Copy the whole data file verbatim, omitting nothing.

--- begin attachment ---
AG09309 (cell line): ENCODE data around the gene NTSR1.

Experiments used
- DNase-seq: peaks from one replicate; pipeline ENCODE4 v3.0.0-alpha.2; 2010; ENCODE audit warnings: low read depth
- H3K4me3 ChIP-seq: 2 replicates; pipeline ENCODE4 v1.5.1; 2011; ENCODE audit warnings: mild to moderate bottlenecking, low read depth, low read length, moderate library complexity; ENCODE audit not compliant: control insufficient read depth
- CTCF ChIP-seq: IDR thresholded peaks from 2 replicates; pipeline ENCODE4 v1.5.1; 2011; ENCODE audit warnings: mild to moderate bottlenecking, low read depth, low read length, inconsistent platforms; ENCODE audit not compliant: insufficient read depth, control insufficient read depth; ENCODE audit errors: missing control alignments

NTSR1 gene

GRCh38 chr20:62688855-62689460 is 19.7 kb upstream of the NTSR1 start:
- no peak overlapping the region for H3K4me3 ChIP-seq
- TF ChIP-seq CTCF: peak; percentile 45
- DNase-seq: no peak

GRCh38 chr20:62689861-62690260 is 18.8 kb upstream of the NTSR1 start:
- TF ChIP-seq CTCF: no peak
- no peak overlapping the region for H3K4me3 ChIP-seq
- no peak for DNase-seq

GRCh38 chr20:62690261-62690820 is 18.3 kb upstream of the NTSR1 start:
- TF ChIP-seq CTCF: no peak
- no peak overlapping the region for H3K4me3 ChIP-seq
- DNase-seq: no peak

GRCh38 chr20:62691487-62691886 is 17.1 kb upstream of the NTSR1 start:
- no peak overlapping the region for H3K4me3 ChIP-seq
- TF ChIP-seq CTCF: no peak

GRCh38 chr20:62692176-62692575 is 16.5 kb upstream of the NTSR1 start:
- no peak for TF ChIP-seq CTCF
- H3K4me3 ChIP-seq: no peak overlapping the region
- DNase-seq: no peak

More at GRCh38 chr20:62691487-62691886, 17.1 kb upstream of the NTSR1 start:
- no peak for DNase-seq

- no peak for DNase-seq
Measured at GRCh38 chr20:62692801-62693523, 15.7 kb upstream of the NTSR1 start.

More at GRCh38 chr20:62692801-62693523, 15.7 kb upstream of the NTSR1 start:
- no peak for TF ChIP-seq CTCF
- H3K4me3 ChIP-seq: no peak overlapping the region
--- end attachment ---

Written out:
AG09309 (cell line): ENCODE data around the gene NTSR1.

Experiments used
- DNase-seq: peaks from one replicate; pipeline ENCODE4 v3.0.0-alpha.2; 2010; ENCODE audit warnings: low read depth
- H3K4me3 ChIP-seq: 2 replicates; pipeline ENCODE4 v1.5.1; 2011; ENCODE audit warnings: mild to moderate bottlenecking, low read depth, low read length, moderate library complexity; ENCODE audit not compliant: control insufficient read depth
- CTCF ChIP-seq: IDR thresholded peaks from 2 replicates; pipeline ENCODE4 v1.5.1; 2011; ENCODE audit warnings: mild to moderate bottlenecking, low read depth, low read length, inconsistent platforms; ENCODE audit not compliant: insufficient read depth, control insufficient read depth; ENCODE audit errors: missing control alignments

NTSR1 gene

GRCh38 chr20:62688855-62689460 is 19.7 kb upstream of the NTSR1 start:
- no peak overlapping the region for H3K4me3 ChIP-seq
- TF ChIP-seq CTCF: peak; percentile 45
- DNase-seq: no peak

GRCh38 chr20:62689861-62690260 is 18.8 kb upstream of the NTSR1 start:
- TF ChIP-seq CTCF: no peak
- no peak overlapping the region for H3K4me3 ChIP-seq
- no peak for DNase-seq

GRCh38 chr20:62690261-62690820 is 18.3 kb upstream of the NTSR1 start:
- TF ChIP-seq CTCF: no peak
- no peak overlapping the region for H3K4me3 ChIP-seq
- DNase-seq: no peak

GRCh38 chr20:62691487-62691886 is 17.1 kb upstream of the NTSR1 start:
- no peak overlapping the region for H3K4me3 ChIP-seq
- TF ChIP-seq CTCF: no peak

GRCh38 chr20:62692176-62692575 is 16.5 kb upstream of the NTSR1 start:
- no peak for TF ChIP-seq CTCF
- H3K4me3 ChIP-seq: no peak overlapping the region
- DNase-seq: no peak

More at GRCh38 chr20:62691487-62691886, 17.1 kb upstream of the NTSR1 start:
- no peak for DNase-seq

- no peak for DNase-seq
Measured at GRCh38 chr20:62692801-62693523, 15.7 kb upstream of the NTSR1 start.

More at GRCh38 chr20:62692801-62693523, 15.7 kb upstream of the NTSR1 start:
- no peak for TF ChIP-seq CTCF
- H3K4me3 ChIP-seq: no peak overlapping the region